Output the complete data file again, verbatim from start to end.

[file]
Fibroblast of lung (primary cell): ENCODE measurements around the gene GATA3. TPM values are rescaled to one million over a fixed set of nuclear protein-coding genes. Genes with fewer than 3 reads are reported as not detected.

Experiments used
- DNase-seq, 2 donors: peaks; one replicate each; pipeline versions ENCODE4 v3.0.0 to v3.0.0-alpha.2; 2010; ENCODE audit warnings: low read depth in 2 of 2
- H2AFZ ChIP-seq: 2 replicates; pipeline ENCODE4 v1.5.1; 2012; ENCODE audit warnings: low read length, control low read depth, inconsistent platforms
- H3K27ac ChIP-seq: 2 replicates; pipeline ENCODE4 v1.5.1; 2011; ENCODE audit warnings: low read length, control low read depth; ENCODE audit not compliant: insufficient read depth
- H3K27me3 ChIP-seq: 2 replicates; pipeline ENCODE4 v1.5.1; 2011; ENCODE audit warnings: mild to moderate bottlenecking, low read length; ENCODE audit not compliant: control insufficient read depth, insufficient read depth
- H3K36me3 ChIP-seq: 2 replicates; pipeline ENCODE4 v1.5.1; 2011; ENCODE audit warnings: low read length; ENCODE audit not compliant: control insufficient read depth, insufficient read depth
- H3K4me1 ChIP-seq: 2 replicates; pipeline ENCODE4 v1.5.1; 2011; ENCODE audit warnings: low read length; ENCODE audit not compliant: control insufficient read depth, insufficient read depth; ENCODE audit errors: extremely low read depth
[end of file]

Fibroblast of lung (primary cell): ENCODE measurements around the gene GATA3. TPM values are rescaled to one million over a fixed set of nuclear protein-coding genes. Genes with fewer than 3 reads are reported as not detected.

Experiments used
- DNase-seq, 2 donors: peaks; one replicate each; pipeline versions ENCODE4 v3.0.0 to v3.0.0-alpha.2; 2010; ENCODE audit warnings: low read depth in 2 of 2
- H2AFZ ChIP-seq: 2 replicates; pipeline ENCODE4 v1.5.1; 2012; ENCODE audit warnings: low read length, control low read depth, inconsistent platforms
- H3K27ac ChIP-seq: 2 replicates; pipeline ENCODE4 v1.5.1; 2011; ENCODE audit warnings: low read length, control low read depth; ENCODE audit not compliant: insufficient read depth
- H3K27me3 ChIP-seq: 2 replicates; pipeline ENCODE4 v1.5.1; 2011; ENCODE audit warnings: mild to moderate bottlenecking, low read length; ENCODE audit not compliant: control insufficient read depth, insufficient read depth
- H3K36me3 ChIP-seq: 2 replicates; pipeline ENCODE4 v1.5.1; 2011; ENCODE audit warnings: low read length; ENCODE audit not compliant: control insufficient read depth, insufficient read depth
- H3K4me1 ChIP-seq: 2 replicates; pipeline ENCODE4 v1.5.1; 2011; ENCODE audit warnings: low read length; ENCODE audit not compliant: control insufficient read depth, insufficient read depth; ENCODE audit errors: extremely low read depth